Central Respository

  • Steve Jones - SSC Editor

    SSC Guru

    Points: 719896

    Comments posted to this topic are about the item Central Respository

  • Koen Verbeeck

    SSC Guru

    Points: 258965

    Easy one, thanks.

    Need an answer? No, you need a question
    My blog at https://sqlkover.com.
    MCSE Business Intelligence - Microsoft Data Platform MVP

  • Carlo Romagnano

    SSC-Insane

    Points: 21966

    πŸ˜€

  • This was removed by the editor as SPAM

  • Ed Wagner

    SSC Guru

    Points: 286982

  • SqlMel

    SSCrazy

    Points: 2891

    Thanks for the question, Steve.

    ---------------
    Mel. 😎

  • TomThomson

    SSC Guru

    Points: 104773

    Are the questions getting too easy?

    Nice question, but the answer is a bit too obvious, I think.

    Tom

  • TomThomson

    SSC Guru

    Points: 104773

    Are the questions getting too easy?

    Nice question, but the answer is a bit too obvious, I think.

    Tom

  • stephen.long.1

    SSCrazy

    Points: 2577

    Nice question, Steve, but I agree with Tom, the answer is a little too obvious (central repository ==> centralized VCS). Still, I had never heard of these different types (when I think of types of VCS, I think of the ones I have worked with in the past: RCS, Subversion, StarTeam, SourceSafe, TFS, etc.), so it is good to be educated about the different types.

  • twin.devil

    SSC-Insane

    Points: 22208

    nice question steve, thanks for share πŸ™‚

  • Raghavendra Mudugal

    SSChampion

    Points: 10658

    Thanks for the post, SJ, good one.

    (Actually, I used two, one Visual SourceSafe 6.0 with came with Visual Studio 6.0 in year 1999, and then (I don't remember that name) which came with Visual Studio 2005 in the year 2007. We used it on web project with 13 team members, I was on SQL side and was advised to script each object and put the individual .sql file in to the repository. And when any object was modified, I have to script it and add it on the same file as a new version in the repository. That DB had more than 200 tables and near 750 objects (including, SP, functions) and 150 Views, Most of the objects had a rework or some new thing came up to add in to it. Every time the updating the repository task came... I was like "oh man... not again...." it created not a good impression on me on the team was using it.... but I never got a chance to feel the real power of any version controls system.)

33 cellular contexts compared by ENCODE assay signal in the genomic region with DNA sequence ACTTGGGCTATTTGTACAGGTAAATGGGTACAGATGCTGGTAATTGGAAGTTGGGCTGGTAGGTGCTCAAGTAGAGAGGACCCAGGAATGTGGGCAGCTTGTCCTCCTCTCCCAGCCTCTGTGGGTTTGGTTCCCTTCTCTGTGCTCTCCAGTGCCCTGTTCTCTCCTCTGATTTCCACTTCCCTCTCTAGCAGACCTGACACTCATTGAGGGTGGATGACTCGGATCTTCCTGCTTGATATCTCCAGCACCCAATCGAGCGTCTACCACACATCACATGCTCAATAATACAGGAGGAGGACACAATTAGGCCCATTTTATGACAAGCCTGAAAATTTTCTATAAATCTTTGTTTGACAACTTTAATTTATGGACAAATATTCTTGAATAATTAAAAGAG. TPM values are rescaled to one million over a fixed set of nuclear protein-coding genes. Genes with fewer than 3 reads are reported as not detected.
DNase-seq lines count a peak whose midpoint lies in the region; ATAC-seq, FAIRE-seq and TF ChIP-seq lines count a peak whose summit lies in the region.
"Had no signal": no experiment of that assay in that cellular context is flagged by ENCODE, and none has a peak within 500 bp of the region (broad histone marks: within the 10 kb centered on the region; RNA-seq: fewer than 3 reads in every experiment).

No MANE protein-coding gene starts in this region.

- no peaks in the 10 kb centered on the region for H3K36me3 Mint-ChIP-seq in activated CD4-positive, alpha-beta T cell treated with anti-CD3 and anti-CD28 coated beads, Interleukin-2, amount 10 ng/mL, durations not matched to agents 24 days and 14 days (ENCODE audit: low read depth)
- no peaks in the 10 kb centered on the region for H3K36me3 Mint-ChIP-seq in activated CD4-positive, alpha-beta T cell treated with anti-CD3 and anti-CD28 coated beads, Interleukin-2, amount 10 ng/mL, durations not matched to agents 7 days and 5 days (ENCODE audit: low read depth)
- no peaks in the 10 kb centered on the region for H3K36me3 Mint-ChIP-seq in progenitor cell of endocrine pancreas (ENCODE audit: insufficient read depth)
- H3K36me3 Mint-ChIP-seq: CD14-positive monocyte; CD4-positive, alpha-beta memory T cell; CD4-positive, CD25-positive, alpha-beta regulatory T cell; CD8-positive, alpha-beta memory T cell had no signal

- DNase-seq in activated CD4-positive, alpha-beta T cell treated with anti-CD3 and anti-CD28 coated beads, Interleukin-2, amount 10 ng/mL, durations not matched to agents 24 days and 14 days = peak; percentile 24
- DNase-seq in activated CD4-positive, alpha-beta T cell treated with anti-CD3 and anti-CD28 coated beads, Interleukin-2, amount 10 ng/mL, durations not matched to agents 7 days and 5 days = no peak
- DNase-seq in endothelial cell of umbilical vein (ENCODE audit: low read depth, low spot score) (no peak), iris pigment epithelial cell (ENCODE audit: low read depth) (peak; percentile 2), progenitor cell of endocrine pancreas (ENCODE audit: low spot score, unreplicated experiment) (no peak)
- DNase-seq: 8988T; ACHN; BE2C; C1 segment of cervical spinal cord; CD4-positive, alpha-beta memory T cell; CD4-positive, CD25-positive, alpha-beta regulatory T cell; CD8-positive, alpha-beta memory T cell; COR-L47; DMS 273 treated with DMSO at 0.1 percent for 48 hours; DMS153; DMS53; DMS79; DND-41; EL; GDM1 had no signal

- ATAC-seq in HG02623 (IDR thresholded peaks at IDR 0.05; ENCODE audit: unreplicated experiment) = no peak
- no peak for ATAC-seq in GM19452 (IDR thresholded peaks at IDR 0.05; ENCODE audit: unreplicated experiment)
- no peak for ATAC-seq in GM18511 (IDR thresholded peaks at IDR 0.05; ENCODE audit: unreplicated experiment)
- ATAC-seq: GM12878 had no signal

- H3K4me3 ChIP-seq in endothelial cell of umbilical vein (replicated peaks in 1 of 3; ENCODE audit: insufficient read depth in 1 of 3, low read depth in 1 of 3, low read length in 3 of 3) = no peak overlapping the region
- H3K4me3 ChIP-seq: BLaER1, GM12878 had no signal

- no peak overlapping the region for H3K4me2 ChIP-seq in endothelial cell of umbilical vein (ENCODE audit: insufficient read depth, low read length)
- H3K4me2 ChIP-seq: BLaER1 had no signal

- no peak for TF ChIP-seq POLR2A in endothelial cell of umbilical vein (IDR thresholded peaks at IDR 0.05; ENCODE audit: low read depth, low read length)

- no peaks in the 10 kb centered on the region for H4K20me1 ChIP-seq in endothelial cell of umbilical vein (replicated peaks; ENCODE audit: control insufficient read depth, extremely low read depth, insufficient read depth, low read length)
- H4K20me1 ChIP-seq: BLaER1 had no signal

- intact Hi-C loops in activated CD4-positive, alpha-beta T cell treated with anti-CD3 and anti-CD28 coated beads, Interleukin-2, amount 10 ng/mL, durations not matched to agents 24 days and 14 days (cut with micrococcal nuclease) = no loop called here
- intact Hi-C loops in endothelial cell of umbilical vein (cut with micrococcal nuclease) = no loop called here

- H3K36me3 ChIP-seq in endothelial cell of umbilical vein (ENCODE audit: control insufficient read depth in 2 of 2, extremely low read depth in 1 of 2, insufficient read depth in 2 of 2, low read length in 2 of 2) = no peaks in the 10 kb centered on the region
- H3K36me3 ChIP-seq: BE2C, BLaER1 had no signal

ww; Raghu
    --
    The first and the hardest SQL statement I have wrote- "select * from customers" - and I was happy and felt smart.

  • Jim Johnston

    SSC Enthusiast

    Points: 178

    One common misconception about distributed version control systems is that there cannot be a central project repository. This is simply not true – there is nothing stopping you from saying β€œthis copy of the project is the authoritative one.” This means that instead of a central repository being required by the tools you use, it is now optional and purely a social issue.

  • SQL_Hunt

    SSC-Dedicated

    Points: 33450

    Good One.

    Thanks.

  • Hany Helmy

    SSChampion

    Points: 13488

    stephen.long.1 (9/5/2014)


    Nice question, Steve, but I agree with Tom, the answer is a little too obvious (central repository ==> centralized VCS). Still, I had never heard of these different types (when I think of types of VCS, I think of the ones I have worked with in the past: RCS, Subversion, StarTeam, SourceSafe, TFS, etc.), so it is good to be educated about the different types.

    +1

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